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Titanic Poems

Table of Contents

  1. Heroes of the "Titanic" by Henry Van Dyke
  2. The Heroic Dead by Alfred Noyes
  3. The "Titanic" by Katharine Lee Bates
  4. Wreck of the Titanic by Bernhart Paul Holst
  5. The Sinking of the Titanic by C. Victor Stahl
  6. In Memory of the Bandsmen, S. S. "Titanic" by Brooks Henderson
  7. The Titanic by Wilbur D. Nesbitt
  8. The Convergence of the Twain by Thomas Hardy
  9. The Titanic Disaster Poem by J. H. McKenzie
  10. The Iceberg by Sir Charles George Douglas Roberts

  1. Heroes of the "Titanic"

    by Henry Van Dyke

    Honour the brave who sleep
    Where the lost "Titanic" lies,
    The men who knew what a man must do
    When he looks Death in the eyes.

    "Women and children first,"—
    Ah strong and tender cry!
    The sons whom women had borne and nursed,
    Remembered,—and dared to die.

    The boats crept off in the dark:
    The great ship groaned: and then,—
    O stars of the night, who saw that sight,
    Bear witness, These were men!

  2. The Heroic Dead

    by Alfred Noyes

    (On the loss of the Titanic)

    If in the noon they doubted, in the night
    They never swerved. Death had no power to appal.
    There was one Way, one Truth, one Life, one Light,
    One Love that shone triumphant over all.

    If in the noon they doubted, at the last
    There was no Way to part, no Way but One
    That rolled the waves of Nature back and cast
    In ancient days a shadow across the sun.

    If in the noon they doubted, their last breath
    Saluted once again the eternal goal,
    Chanted a love-song in the face of Death
    And rent the veil of darkness from the soul.

    If in the noon they doubted, in the night
    They waved the shadowy world of strife aside,
    Flooded high heaven with an immortal light,
    And taught the deep how its Creator died.

  3. The "Titanic"

    by Katharine Lee Bates

    As she sped from dawn to gloaming, a palace upon the sea,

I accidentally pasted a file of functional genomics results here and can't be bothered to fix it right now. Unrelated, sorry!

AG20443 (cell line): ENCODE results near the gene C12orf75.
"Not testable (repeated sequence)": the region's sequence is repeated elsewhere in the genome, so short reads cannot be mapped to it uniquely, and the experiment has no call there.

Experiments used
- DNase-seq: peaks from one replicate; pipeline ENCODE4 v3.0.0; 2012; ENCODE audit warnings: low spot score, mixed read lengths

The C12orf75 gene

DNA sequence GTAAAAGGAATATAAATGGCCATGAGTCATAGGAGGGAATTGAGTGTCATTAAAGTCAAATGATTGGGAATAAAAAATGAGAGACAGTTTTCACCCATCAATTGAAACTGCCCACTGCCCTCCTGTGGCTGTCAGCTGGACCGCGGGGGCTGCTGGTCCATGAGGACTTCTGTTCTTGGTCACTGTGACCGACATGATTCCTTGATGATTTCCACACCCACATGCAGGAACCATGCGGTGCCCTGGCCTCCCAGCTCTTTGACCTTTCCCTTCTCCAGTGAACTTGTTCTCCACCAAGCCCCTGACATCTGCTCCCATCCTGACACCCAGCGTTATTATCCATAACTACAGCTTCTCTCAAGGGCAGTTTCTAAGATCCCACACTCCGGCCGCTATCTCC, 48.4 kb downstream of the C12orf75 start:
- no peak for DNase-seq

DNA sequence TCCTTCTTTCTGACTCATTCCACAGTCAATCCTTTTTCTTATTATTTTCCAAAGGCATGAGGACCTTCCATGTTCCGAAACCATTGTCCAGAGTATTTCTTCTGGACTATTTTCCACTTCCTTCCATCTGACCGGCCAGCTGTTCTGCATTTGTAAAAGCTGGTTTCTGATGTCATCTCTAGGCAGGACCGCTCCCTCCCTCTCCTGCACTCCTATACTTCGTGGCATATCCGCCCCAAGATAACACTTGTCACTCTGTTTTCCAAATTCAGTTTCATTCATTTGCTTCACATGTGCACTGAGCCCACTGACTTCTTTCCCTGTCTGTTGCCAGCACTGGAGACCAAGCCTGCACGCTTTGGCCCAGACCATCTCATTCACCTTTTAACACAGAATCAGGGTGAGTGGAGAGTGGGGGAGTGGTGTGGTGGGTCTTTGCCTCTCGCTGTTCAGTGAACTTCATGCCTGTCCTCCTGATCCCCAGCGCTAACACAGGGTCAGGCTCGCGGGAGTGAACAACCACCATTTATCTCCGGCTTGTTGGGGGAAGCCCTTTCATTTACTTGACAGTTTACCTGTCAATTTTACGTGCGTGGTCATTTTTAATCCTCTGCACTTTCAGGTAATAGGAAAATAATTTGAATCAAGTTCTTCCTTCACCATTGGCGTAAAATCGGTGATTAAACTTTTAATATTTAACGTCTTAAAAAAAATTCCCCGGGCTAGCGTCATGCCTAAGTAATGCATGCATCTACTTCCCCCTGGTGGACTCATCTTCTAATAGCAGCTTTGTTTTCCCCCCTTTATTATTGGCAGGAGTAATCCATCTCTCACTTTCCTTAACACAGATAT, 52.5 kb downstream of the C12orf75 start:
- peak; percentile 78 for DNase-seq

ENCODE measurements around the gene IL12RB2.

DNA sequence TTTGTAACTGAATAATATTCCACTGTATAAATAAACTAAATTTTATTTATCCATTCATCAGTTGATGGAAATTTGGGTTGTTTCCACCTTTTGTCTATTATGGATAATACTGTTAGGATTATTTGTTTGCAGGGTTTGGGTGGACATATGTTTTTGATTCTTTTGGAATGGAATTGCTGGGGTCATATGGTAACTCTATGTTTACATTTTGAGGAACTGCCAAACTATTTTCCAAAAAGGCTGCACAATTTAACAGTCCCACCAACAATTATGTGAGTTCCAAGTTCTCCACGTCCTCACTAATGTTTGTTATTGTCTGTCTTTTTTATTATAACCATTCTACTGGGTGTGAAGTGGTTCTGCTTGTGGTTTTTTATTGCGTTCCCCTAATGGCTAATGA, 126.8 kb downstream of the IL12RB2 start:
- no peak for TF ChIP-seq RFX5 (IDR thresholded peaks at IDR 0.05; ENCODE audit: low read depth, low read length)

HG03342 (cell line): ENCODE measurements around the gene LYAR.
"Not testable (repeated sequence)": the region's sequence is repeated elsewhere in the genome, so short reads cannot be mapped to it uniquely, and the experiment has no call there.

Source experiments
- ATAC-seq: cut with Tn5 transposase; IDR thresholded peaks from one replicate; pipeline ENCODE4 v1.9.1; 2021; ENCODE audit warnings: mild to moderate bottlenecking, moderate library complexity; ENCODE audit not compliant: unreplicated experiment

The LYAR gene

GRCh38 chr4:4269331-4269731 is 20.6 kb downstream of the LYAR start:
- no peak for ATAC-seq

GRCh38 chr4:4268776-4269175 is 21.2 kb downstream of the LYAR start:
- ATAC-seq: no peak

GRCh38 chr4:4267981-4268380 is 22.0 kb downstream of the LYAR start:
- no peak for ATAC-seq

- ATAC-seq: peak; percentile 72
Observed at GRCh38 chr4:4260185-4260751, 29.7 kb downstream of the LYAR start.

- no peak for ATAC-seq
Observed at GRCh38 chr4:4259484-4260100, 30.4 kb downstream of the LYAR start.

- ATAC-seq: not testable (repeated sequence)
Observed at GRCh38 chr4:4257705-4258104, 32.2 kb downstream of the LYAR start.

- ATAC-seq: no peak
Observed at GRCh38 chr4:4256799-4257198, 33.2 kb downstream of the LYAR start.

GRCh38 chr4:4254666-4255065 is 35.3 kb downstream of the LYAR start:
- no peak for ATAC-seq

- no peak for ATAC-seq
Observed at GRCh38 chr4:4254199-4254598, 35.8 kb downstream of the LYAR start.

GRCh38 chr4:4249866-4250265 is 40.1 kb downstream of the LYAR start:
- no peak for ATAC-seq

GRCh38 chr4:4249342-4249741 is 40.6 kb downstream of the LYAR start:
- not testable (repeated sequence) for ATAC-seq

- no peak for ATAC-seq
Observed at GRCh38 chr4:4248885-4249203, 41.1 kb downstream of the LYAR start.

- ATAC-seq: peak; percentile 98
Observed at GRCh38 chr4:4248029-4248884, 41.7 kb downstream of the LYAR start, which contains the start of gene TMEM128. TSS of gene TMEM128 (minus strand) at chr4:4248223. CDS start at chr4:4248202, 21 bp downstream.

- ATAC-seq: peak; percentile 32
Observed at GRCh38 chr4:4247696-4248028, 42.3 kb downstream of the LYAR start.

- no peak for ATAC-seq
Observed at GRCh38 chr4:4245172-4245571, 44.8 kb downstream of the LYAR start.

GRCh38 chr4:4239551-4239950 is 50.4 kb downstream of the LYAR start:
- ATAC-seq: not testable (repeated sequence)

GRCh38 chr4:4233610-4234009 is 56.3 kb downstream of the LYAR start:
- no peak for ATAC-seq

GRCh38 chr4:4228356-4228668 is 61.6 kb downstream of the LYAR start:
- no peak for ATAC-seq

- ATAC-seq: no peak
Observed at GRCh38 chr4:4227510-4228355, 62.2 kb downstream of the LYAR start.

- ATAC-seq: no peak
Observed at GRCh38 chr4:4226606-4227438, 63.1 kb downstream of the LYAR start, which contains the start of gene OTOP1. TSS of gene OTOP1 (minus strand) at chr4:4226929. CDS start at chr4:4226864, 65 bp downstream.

Did the waves from her proud bows foaming whisper what port should be?
    That her maiden voyage was tending to a haven hushed and deep,
    Where after the shock and the rending she should moor at the wharf of sleep?

    Oh, her name shall be tale and token to all the ships that sail,
    How her mighty heart was broken by blow of a crystal flail,
    How in majesty still peerless her helpless head she bowed
    And in light and music, fearless, plunged to her purple shroud.

    Did gleams and dreams half-heeded, while the days so lightly ran,
    Awaken the glory seeded from God in the soul of man?
    For touched with a shining chrism. with love's fine grace imbued.
    Men turned them to heroism as it were but habitude.

    O midnight strange and solemn, when the icebergs stood at gaze,
    Death on one pallid column, to watch our human ways,
    And saw throned Death defeated by a greater lord than he,
    Immortal Life who greeted home-comers from the sea.

  4. Wreck of the Titanic

    by Bernhart Paul Holst

    And thou, Atlantic, near Newfoundland's shore,
    What woe for humankind hast thou in store?
    From the sad wrecks that through the years are traced,
    As graveyard thou art known in ocean's waste!
    Though ships sail safely o'er the wildest sea,
    Thy fogs bewilder when they pass on thee;
    Thy storms rage high, and mighty breakers bound,
    And icebergs frequently sink them aground.

    The great Titanic, monarch of the sea—
    A world of power, as she sailed on thee—
    Her fires consumed their fuel with might and main,
    Her sailors plied their art high speed to gain,
    Her faithful officers relied on skill and steel,
    Her passengers did no unsafety feel—
    But on thy troubled face this ship, ahoy,
    Was struck and sunk as if she were a toy.

    At half past two, ere yet the cock had crowed,
    Began to sink the ship with crew and load.
    "Be British," said Captain Smith to all his crew,
    "Heed well the rules, which all true men must do."
    Then wireless messages were quickly sent
    And danger rockets the still night-air rent.
    Will help yet come, is succor near at hand?
    Will only one-third live to reach the land?

    Sixteen hundred souls were dying fast,
    They knew their doom, there was no help at last—
    The timid swooned and shrieked, the brave stood still,
    And some leaped off to die with iron will—
    But, when she sunk, a thousand shrieks were rushed
    Above the sea and waves, but soon all hushed,
    Except a straggling few who still hung on,
    And then the ship and crew and all were gone!

    What right has man to build a ship like this
    And let the life-preserving be amiss?
    What worth has life since it has come to pass
    That ships speed rapidly where icebergs mass?
    On board were stores of coin and gems and wealth,
    Music and laughter, skill and rustic health,
    But, oh! for the souls that went to their doom
    In contest for life at their watery tomb!

  5. The Sinking of the Titanic

    by C. Victor Stahl

    Oh, Titan was her gorgeous armament
    And Titan was her sail and crew;
    A thing of pride to sweep the surging tide
    And laugh to scorn the perilous blue.
    Yet let us weep not for her treasured hulk
    That sank leagues deep into the sea,
    But for the toll of ill-starred voyagers
    Who rode her to eternity.

    I see the glory of that primal hour